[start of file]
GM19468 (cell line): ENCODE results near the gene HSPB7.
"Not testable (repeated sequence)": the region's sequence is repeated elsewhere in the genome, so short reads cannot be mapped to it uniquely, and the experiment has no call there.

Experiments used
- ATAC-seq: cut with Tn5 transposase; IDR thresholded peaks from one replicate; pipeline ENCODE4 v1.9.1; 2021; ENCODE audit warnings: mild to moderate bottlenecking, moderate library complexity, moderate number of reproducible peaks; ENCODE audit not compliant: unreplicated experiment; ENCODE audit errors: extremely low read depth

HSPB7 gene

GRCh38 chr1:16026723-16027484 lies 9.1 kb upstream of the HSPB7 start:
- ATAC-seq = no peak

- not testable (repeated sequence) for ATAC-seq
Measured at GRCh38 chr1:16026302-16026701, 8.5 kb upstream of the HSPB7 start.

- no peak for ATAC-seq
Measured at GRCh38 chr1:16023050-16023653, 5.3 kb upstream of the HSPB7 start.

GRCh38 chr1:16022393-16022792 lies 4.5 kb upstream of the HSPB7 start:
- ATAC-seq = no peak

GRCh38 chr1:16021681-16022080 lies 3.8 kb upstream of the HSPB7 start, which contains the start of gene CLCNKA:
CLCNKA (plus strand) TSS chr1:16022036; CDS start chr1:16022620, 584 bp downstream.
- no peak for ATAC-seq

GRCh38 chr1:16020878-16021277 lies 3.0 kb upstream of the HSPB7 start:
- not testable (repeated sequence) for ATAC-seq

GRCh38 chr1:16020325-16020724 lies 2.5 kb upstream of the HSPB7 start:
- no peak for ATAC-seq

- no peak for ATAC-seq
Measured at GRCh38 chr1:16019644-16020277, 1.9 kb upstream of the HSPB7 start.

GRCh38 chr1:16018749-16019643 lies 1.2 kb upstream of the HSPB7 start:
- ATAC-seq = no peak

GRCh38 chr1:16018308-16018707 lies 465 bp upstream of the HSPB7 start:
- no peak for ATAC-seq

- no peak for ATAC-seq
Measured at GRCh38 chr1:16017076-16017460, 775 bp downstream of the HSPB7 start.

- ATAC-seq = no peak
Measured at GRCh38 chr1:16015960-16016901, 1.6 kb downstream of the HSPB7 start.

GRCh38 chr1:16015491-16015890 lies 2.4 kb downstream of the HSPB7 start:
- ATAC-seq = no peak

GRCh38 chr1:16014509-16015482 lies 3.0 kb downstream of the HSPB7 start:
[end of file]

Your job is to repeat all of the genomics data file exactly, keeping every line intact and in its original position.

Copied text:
GM19468 (cell line): ENCODE results near the gene HSPB7.
"Not testable (repeated sequence)": the region's sequence is repeated elsewhere in the genome, so short reads cannot be mapped to it uniquely, and the experiment has no call there.

Experiments used
- ATAC-seq: cut with Tn5 transposase; IDR thresholded peaks from one replicate; pipeline ENCODE4 v1.9.1; 2021; ENCODE audit warnings: mild to moderate bottlenecking, moderate library complexity, moderate number of reproducible peaks; ENCODE audit not compliant: unreplicated experiment; ENCODE audit errors: extremely low read depth

HSPB7 gene

GRCh38 chr1:16026723-16027484 lies 9.1 kb upstream of the HSPB7 start:
- ATAC-seq = no peak

- not testable (repeated sequence) for ATAC-seq
Measured at GRCh38 chr1:16026302-16026701, 8.5 kb upstream of the HSPB7 start.

- no peak for ATAC-seq
Measured at GRCh38 chr1:16023050-16023653, 5.3 kb upstream of the HSPB7 start.

GRCh38 chr1:16022393-16022792 lies 4.5 kb upstream of the HSPB7 start:
- ATAC-seq = no peak

GRCh38 chr1:16021681-16022080 lies 3.8 kb upstream of the HSPB7 start, which contains the start of gene CLCNKA:
CLCNKA (plus strand) TSS chr1:16022036; CDS start chr1:16022620, 584 bp downstream.
- no peak for ATAC-seq

GRCh38 chr1:16020878-16021277 lies 3.0 kb upstream of the HSPB7 start:
- not testable (repeated sequence) for ATAC-seq

GRCh38 chr1:16020325-16020724 lies 2.5 kb upstream of the HSPB7 start:
- no peak for ATAC-seq

- no peak for ATAC-seq
Measured at GRCh38 chr1:16019644-16020277, 1.9 kb upstream of the HSPB7 start.

GRCh38 chr1:16018749-16019643 lies 1.2 kb upstream of the HSPB7 start:
- ATAC-seq = no peak

GRCh38 chr1:16018308-16018707 lies 465 bp upstream of the HSPB7 start:
- no peak for ATAC-seq

- no peak for ATAC-seq
Measured at GRCh38 chr1:16017076-16017460, 775 bp downstream of the HSPB7 start.

- ATAC-seq = no peak
Measured at GRCh38 chr1:16015960-16016901, 1.6 kb downstream of the HSPB7 start.

GRCh38 chr1:16015491-16015890 lies 2.4 kb downstream of the HSPB7 start:
- ATAC-seq = no peak

GRCh38 chr1:16014509-16015482 lies 3.0 kb downstream of the HSPB7 start: